Gov’t should stop squabbling to solve traffic mess on Edsa
It is now very clear that the Senate and Malacañang will not work together and solve the daily “carmageddon” on Edsa. After three years, nothing has happened in Sen. Grace Poe’s public hearings on the “experiments” of the Department of Transportation and the Metropolitan Manila Development Authority (MMDA) on Edsa.
Transportation Secretary Art Tugade proposed by legislation to become traffic czar and solve traffic in two to three years’ time. But Poe wasn’t satisfied with the list of projects and warned of possible corruption. This irked Tugade and President Duterte who said, “Then let Edsa rot.”
There are 1,039 days left under this administration, and I believe that more can still be done. My take is that we need only three things on Edsa.
First, government must take over (revoke, suspend) the franchise of all public utility vehicles (PUVs) to enforce real traffic discipline.
Second, there should be a realistic “unified traffic system” in Metro Manila, unlike the current one in which the MMDA focuses on national roads while local officials lord it over the streets in their areas.
Third, the organized bus route system launched by former MMDA chair Bayani Fernando on Edsa in 2006 must be revived. The program failed because of resistance from bus operators.
These three suggestions would work well with ongoing infrastructure projects to ease traffic on Edsa and C5.
Early next year, the privately operated Skyway Stage 3 project will open from Balintawak toll plaza on North Luzon Expressway (NLEx) to Buendia, Makati-South Luzon Expressway (SLEx). The 31.2-kilometer elevated toll road will serve as an alternative route for over 8,000 provincial buses and UV Express vans using Edsa today.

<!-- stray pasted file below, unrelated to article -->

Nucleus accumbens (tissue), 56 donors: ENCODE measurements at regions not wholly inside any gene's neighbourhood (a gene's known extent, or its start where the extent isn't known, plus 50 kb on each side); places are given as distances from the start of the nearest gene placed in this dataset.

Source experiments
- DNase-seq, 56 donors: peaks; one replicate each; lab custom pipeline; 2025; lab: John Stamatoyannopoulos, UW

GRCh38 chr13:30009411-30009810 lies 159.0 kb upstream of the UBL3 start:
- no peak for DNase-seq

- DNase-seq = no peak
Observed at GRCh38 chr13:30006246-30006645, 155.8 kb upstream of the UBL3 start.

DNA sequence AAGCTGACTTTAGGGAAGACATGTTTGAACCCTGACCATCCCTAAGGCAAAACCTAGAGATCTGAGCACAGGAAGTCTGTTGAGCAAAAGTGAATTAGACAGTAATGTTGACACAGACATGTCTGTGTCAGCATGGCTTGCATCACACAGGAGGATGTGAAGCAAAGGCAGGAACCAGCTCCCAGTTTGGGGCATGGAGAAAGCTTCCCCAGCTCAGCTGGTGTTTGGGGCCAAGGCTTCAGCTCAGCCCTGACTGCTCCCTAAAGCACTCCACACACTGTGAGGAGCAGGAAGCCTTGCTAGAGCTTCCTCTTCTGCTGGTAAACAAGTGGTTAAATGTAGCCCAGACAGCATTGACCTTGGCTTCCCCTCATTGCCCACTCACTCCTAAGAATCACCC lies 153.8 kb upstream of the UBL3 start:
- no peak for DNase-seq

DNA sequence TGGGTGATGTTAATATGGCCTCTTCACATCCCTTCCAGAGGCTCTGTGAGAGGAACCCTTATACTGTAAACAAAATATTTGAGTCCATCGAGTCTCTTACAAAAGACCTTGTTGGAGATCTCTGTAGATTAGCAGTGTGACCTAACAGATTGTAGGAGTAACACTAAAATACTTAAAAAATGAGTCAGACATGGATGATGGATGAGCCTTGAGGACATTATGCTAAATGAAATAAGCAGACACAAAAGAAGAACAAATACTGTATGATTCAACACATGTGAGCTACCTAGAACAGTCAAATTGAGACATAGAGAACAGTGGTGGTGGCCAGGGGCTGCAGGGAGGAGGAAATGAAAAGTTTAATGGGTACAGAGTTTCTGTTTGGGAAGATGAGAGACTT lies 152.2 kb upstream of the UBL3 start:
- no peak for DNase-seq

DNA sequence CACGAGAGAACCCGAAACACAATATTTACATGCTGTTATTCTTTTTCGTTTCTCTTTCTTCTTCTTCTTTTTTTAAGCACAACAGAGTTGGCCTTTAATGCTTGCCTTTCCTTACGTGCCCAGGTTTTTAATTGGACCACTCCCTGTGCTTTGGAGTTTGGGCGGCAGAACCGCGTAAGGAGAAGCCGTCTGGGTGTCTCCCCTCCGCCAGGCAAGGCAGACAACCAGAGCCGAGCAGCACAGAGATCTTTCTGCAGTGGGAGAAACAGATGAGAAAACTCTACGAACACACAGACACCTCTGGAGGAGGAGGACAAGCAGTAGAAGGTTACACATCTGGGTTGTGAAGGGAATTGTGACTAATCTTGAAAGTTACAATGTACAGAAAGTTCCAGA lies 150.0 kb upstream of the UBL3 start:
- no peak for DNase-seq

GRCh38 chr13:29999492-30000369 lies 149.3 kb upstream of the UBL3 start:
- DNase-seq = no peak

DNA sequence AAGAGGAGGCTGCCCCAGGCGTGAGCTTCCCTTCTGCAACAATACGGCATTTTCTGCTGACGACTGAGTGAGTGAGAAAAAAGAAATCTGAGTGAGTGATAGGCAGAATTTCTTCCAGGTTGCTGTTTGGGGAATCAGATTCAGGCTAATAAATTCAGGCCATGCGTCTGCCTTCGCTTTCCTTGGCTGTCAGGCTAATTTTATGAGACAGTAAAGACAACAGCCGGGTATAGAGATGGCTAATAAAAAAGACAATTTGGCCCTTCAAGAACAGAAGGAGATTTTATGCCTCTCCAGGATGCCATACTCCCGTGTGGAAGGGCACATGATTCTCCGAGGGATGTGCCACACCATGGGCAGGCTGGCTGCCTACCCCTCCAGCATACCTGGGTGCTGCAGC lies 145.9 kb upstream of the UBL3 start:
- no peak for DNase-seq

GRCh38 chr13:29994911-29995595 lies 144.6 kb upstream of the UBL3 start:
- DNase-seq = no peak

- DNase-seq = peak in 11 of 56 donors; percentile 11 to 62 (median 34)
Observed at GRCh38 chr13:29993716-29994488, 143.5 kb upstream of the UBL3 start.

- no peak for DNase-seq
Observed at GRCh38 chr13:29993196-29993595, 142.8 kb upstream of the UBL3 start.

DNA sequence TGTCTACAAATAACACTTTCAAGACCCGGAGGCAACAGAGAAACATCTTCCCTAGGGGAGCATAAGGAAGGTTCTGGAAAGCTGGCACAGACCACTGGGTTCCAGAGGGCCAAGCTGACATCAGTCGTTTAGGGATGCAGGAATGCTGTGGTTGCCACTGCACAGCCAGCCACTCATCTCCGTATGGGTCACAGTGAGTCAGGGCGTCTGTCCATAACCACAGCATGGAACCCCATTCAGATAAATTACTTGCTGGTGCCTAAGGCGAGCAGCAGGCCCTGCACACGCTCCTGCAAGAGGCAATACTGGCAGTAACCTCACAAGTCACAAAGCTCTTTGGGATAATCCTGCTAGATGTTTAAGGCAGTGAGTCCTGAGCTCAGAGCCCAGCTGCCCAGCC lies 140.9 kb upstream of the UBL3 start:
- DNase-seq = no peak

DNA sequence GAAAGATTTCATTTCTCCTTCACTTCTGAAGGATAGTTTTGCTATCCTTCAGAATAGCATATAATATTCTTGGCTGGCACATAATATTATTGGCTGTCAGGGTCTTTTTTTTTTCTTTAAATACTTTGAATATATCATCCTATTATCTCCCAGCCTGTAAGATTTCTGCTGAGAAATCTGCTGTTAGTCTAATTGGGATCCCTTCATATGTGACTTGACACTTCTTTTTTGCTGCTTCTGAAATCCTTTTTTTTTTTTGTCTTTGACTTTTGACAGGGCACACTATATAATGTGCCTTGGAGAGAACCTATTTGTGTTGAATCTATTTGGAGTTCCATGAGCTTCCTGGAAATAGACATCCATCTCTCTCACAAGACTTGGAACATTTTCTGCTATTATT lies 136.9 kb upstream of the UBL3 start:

The road also has a “special provincial bus lane” with a P10-billion food and bus terminal to rise at the site of the old Pandacan oil depot in Manila by December this year.
This terminal will allow 1,000 provincial buses and UV Express vans from NLEx or SLEx to unload passengers in Manila or ferry them to Quezon City or Makati City without passing through Edsa.
It will practically take the place of the existing 47 provincial bus terminals on Edsa. Private motorists from the north or south can also use this road instead of Edsa, with travel time between Balintawak and Buendia reduced to around 15 minutes.
Another vehicle reduction strategy is the four-lane Bonifacio Global City (BGC)-Ortigas Center link project that includes a P1.6-billion bridge called Lawton Avenue-Global City viaduct.
Expected to be completed in June 2020, it will reduce by 25 percent traffic on Guadalupe Bridge in Makati and Bagong Ilog Bridge in Pasig.
For car owners, travel time from BGC to Ortigas and vice versa will be just 12 minutes, without having to pass through Edsa or C5.
I’m also watching the Southeast Metro Manila Expressway, or C6 that broke ground in January 2018 linking the provinces of Cavite, Rizal and Bulacan. The road will be linked later to NLEx in Balagtas, Bulacan. The new C6 will further help ease traffic on Edsa and C5 once completed in 2022.
Fortunately, some things are really moving forward despite mounting complaints. But today, the government remains inutile in instilling real discipline among PUV operators/drivers and private car owners on Edsa. If senators are not in favor of granting emergency powers to the President, what alternative solution can they offer to solve the monstrous traffic on Edsa?
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